#52Ancestors-Week 42-Conflict: Sam Gray

Sam Gray died in 1953.  He left only one of his sons surviving him, along with his second wife. But his will had been written in 1935 and stated the following:



“I give, bequeath and devise to my wife, Etta Gray and to my children, Lotta N. Adamson, Fred W. Gray and Bertha M. McQueen, all my property of any kind or nature whatsoever. Share and share alike.”

Lotta and Bertha died before their father Sam did, so when the estate was being settled Lotta's children and Bertha's daughter, along with Sam's son Fred were left as his heirs.  As was his second wife, Etta.  And that's where the conflict began.  Between Sam's children and grandchildren and the second wife.  It got ugly.  "Share and share alike" did not happen!

#52Ancestors-Week 41-Sports: Arthur Logan Adamson

This week the topic is Sports.  Nothing really jumped out to me to write about, except that my paternal grandfather was the quarterback for his college.  The special thing about this is that he attended Westfield College and graduated in 1906 "after three years of hard work and summer school".  How many people have grandfathers who attended college in the very early 1900's.  Seems pretty unusual to me! (although my grandmother also graduated from Westfield College-it may be even more unusual that a woman graduated from college back then).


Monday, September 24, 2018

#52Ancestors-Week 39-On the Farm: Per Nilsson

I found the subject On the Farm to be quite difficult.  Oddly, my families on either side were not farmers in the 1900's.  But I did remember my great-grandmother, Ingrid Olausson, had an uncle who was a farmer.

I have written about Per Nilsson before on this blog at: http://suesresearch.blogspot.com/2016/03/per-nilsson-leap-year.html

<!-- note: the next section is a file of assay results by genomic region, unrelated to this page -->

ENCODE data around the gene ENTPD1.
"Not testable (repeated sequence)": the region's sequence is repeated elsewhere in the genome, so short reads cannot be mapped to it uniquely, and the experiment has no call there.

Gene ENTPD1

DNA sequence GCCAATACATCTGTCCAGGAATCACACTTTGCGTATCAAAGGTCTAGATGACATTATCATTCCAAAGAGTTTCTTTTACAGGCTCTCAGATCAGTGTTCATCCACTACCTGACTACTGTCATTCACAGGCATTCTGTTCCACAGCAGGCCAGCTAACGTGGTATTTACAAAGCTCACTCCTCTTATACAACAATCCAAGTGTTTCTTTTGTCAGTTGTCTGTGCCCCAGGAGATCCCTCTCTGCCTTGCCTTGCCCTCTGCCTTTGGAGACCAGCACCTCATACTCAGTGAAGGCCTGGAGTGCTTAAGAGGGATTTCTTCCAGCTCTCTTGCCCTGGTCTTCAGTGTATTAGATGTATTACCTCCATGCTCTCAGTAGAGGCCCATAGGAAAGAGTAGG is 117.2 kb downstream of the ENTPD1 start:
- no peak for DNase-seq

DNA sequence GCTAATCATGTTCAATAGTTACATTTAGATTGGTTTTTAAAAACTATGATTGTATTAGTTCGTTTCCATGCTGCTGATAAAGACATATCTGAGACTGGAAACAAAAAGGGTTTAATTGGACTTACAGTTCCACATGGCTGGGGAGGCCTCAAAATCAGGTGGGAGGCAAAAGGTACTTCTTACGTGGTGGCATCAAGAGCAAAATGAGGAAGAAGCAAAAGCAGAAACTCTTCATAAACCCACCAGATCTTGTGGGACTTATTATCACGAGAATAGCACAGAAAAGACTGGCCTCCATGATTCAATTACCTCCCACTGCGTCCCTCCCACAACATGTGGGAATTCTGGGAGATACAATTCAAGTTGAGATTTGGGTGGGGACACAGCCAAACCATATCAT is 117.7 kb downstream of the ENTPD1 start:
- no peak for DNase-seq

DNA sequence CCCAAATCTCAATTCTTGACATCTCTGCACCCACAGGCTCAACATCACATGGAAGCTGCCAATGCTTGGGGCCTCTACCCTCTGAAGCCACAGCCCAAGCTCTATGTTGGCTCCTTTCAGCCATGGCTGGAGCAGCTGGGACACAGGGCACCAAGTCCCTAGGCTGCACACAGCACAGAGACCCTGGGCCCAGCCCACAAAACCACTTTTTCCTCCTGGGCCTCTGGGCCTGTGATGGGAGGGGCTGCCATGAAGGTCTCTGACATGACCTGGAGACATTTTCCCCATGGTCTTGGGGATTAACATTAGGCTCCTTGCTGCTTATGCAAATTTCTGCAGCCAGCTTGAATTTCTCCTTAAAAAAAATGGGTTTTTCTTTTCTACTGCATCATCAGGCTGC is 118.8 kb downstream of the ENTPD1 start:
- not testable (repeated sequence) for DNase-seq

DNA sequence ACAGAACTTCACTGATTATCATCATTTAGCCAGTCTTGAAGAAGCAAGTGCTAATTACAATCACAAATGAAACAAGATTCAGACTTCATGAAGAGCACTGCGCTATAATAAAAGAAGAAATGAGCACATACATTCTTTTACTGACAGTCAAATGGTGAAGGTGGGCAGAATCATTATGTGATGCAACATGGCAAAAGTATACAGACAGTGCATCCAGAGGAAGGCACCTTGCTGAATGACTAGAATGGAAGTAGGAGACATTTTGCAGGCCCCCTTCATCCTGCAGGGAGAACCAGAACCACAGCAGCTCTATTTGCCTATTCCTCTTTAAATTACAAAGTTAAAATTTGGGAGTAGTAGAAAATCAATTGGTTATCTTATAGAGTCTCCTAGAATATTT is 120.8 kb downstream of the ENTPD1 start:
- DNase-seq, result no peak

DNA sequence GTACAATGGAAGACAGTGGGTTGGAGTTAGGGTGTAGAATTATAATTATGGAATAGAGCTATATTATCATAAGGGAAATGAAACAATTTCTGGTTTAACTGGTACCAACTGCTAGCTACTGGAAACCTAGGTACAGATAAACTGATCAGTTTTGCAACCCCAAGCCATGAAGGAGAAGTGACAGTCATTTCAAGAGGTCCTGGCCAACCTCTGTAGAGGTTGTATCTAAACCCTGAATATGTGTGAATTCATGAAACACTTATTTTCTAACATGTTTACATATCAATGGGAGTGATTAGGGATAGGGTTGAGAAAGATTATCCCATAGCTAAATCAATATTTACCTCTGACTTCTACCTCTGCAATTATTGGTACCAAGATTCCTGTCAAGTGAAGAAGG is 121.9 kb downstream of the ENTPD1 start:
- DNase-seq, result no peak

Per Nilsson was a brother to Ingrid's mother.  He was born in Sweden in 1856 to Nils Trulsson and Anna Martensdotter.  He was the 7th of 10 children, with 5 brothers and 4 sisters.  In 1883, Pers married Kersti Martensson (related to his mother's family, perhaps?) in Sweden.  He farmed in Sweden. Per and Kersti had 2 sons before they immigrated to the United States in 1888.  In 1891, another son was born to them in Iroquois County, Illinois.

By 1893, Per, Kersti and their 3 sons had settled in Rankin, Illinois on a farm, and a daughter was born.   They were there until 1899, which is where and when Ingrid was visiting them and she went to a Swedish dance hall and met my great-grandfather.

Per and his family moved shortly after, because they were listed in the 1900 Hamilton County, Nebraska Census taken in June of 1900.  Per was listed as a farmer.  Shortly after June, another son was born, but he died the following year.  By 1910, Per's wife, Kersti had died.  He was listed still in Hamilton County, as a farmer with 3 of his children.

I have not found Per in the 1920 Census, but I have found that all of his sons became farmers.  Per died in Marquette, Hamilton County, Nebraska in 1929.  I have found an estate listing from a 1929 newspaper where 260 acres of Peter Nelson's was being sold.  So I am guessing that the family farm was being let go of then.